Clean Power Plan Could Be Boon To Environmental Justice & Texas Economy

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President Obama released his Clean Power Plan to the predictable chagrin of some GOP and energy industry leaders, but it also highlights the historical tension between the social and environmental justice movements on the left.

In response to the latter, Austin City Councilman Greg Casar wrote a powerful Op-Ed in the Austin American Statesman that illustrated the importance of recognizing that they are interconnected and offered several solutions that create a more holistic approach to addressing the effects of climate change and burdens that might lay on working people.

That schism is what is often exploited by the establishment to keep the status quo. I am from Southeast Texas and I know this game well. Even as refineries sit across the street from playgrounds in poor neighborhoods, questions about managing and reducing pollution are characterized as threats against job security, and met with the tired trope of government overreach. But according to the EPA’s environmental justice studies eventhough, “Port Arthur is at the center of the largest oil refinery network in the world,” the Westside community is located “adjacent to refineries, chemical plants, a hazardous waste incinerator, and next to a blighted downtown and an underused waterfront.” So where is all that money going?

Putting people in a position to chose their long term health over their immediate financial needs is part of the role of government. If necessity is the mother of invention then it serves to prove that instituting aggressive goals will help to create new industries and jobs, but the government will have to some role in managing the fallout from that transition including training and temporary assistance programs. This tends to also be an unpopular idea with conservatives as it undermines the status quo and shifts power downward towards labor beyond just a trickle.

Screen Shot 2015-08-12 at 3.55.38 PMThe head of the Texas Association of Business (TAB) said, “once again, Texas is asked to do more than any other state in meeting the EPA’s goals for federal regulation of our energy economy.” Yes, of course it is, and it should because Texas accounts for 18% of the energy production and 30% of the refining capacity in this country.

We are also fortunate enough that we are positioned better than any other state to make this transition. Even TAB recognized that, “Texas is already far and away the national leader in renewable energy.” However, Senate Republicans voted to dismantle to state‘s Renewable Portfolio Standard which allowed for Texas become that national leader. Public Citizen’s Tom Smith explained why this is a counterproductive move, “since renewable energy is the least expensive way to reduce climate pollution,” and that the standards are an, “important tool in our efforts to comply with pending federal rules.”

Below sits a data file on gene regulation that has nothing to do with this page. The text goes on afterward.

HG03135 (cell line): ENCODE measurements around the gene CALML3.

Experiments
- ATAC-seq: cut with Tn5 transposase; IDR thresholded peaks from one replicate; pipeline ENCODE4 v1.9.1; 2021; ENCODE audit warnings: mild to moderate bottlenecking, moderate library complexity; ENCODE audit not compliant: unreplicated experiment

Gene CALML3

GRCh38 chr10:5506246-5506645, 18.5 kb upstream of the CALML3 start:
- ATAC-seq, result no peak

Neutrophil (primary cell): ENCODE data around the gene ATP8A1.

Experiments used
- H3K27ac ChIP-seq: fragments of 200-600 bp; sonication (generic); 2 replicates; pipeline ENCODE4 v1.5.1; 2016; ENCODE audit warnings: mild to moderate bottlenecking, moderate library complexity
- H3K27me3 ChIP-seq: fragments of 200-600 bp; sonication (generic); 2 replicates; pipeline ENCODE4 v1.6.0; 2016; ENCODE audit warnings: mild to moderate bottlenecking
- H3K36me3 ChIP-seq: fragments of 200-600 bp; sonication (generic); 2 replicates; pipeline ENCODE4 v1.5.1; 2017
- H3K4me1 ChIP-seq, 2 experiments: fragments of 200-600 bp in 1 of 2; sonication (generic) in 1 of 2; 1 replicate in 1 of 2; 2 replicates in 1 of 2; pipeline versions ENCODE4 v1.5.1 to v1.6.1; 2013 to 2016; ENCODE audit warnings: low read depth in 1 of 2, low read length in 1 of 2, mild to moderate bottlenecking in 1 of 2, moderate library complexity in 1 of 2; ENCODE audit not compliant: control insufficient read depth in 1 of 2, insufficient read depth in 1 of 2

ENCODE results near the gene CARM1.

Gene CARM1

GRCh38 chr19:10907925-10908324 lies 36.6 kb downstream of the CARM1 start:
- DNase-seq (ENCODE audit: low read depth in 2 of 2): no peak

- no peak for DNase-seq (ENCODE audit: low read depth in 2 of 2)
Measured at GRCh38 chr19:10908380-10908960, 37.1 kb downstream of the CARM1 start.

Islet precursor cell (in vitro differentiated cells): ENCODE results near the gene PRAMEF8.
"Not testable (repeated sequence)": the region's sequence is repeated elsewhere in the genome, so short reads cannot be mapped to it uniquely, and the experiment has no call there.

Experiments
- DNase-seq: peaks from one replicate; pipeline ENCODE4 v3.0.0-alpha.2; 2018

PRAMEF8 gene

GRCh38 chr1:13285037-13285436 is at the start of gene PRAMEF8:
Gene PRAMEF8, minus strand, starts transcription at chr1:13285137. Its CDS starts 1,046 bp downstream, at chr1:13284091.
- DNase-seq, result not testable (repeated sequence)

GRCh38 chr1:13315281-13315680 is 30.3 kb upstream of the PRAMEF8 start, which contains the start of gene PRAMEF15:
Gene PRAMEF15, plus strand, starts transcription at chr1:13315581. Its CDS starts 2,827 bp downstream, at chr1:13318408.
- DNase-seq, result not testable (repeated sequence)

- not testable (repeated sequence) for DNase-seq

The moral argument was recently made by Pope Francis’ encyclical on climate change that continued his focus on the world’s poor. With Texas’ growing and largely Catholic Hispanic population it could help change the narrative towards one of empowerment.

It is more than just a moral duty for the state that produces the most greenhouse gases — Texas is also on the front lines of the effects of climate change. We are experiencing massive coastal erosion, increasingly devastating flash floods, and a financially insolvent windstorm insurance program. A bipartisan study found that without some mitigation efforts by mid-century Texas will face thousands of deaths resulting from extreme heat, as well as a decrease in worker productivity and crop yields.

These realities are being ignored by state leaders who maintain that climate change is not affected by human activity. They are not scientists, they are politicians. These scientific predictions will have enormous economic impacts and if the GOP decries “predictable regulation” as a key to the Texas Miracle than we must stop denying the inevitable and implement policies that equitably address climate change. We must take full advantage of our natural renewable resources, and stop pretending that being a leader is anything other than our only option.

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About Author

Joe Deshotel

Joe was born and raised in Beaumont, Tx, but live music and politics brought him to Austin.

He has worked in and around government and elections for over a decade including for a member of US Congress, the Texas Legislature, the Mayor of Austin.

He currently serves as Communications Director for the Travis County Democratic Party. He is most interested in transportation, energy and technology issues. He also likes Texas Hold’em and commuting on his electric skateboard.

Follow me on Twitter at @joethepleb.

2 Comments

  1. TEXA the largest “worst” government in the 2011-2013 American State Litter Scorecard (litterscorecard.com). Three TX Cities are on TRAVEL+LESIURE’s “Dirtiest Cities” List (Dallas, Houston, San Antonio)–more than any state! State is nation’s largest WITHOUT Comprehensive Recycling Plans and Mandates (for 254 Counties, 1000’s of Communities) and WITHOUT Container Deposits Legislation.

  2. CORRECTED: TEXAS the largest “worst” government in the 2011-2013 American State Litter Scorecard (litterscorecard.com). Three TX Cities are on TRAVEL+LESIURE’s “Dirtiest Cities” List (Dallas, Houston, San Antonio)–more than any state! Houston also on FORBES “20 Dirtiest Cities” list and has poorest trash recycling rate of all US cities over 1 Million population. TX is nation’s largest WITHOUT Comprehensive Recycling Plans and Mandates (for 254 Counties, 1000’s of Communities) and WITHOUT Container Deposits Legislation.

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